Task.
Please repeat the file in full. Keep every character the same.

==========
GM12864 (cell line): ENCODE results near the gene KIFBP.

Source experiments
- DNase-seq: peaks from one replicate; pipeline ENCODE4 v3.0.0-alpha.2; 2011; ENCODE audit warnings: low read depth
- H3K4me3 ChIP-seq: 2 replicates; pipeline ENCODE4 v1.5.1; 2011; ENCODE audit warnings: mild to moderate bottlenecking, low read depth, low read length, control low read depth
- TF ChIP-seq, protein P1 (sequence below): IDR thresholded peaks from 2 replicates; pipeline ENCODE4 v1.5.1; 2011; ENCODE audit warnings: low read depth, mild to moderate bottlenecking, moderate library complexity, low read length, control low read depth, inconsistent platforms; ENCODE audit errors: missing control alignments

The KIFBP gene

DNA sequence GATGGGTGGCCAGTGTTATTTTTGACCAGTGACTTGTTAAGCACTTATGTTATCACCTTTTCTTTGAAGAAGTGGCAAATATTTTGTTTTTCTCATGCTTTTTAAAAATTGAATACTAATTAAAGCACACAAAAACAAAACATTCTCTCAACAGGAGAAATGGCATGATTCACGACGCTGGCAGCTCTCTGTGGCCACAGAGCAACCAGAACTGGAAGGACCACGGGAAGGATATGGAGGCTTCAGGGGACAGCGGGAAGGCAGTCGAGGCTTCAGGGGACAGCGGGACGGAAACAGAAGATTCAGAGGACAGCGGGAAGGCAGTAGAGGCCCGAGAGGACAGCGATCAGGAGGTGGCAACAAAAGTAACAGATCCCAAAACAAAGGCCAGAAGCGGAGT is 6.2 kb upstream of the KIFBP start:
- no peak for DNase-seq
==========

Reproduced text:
GM12864 (cell line): ENCODE results near the gene KIFBP.

Source experiments
- DNase-seq: peaks from one replicate; pipeline ENCODE4 v3.0.0-alpha.2; 2011; ENCODE audit warnings: low read depth
- H3K4me3 ChIP-seq: 2 replicates; pipeline ENCODE4 v1.5.1; 2011; ENCODE audit warnings: mild to moderate bottlenecking, low read depth, low read length, control low read depth
- TF ChIP-seq, protein P1 (sequence below): IDR thresholded peaks from 2 replicates; pipeline ENCODE4 v1.5.1; 2011; ENCODE audit warnings: low read depth, mild to moderate bottlenecking, moderate library complexity, low read length, control low read depth, inconsistent platforms; ENCODE audit errors: missing control alignments

The KIFBP gene

DNA sequence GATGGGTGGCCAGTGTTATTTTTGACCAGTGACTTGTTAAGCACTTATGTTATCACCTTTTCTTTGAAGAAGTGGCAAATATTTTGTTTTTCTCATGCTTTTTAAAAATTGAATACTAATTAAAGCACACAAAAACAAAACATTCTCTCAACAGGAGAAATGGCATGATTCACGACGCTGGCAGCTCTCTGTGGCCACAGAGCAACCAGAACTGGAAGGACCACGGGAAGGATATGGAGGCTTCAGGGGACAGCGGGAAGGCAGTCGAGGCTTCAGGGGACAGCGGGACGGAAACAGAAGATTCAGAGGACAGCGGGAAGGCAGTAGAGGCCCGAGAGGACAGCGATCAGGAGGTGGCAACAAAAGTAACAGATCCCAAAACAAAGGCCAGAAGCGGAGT is 6.2 kb upstream of the KIFBP start:
- no peak for DNase-seq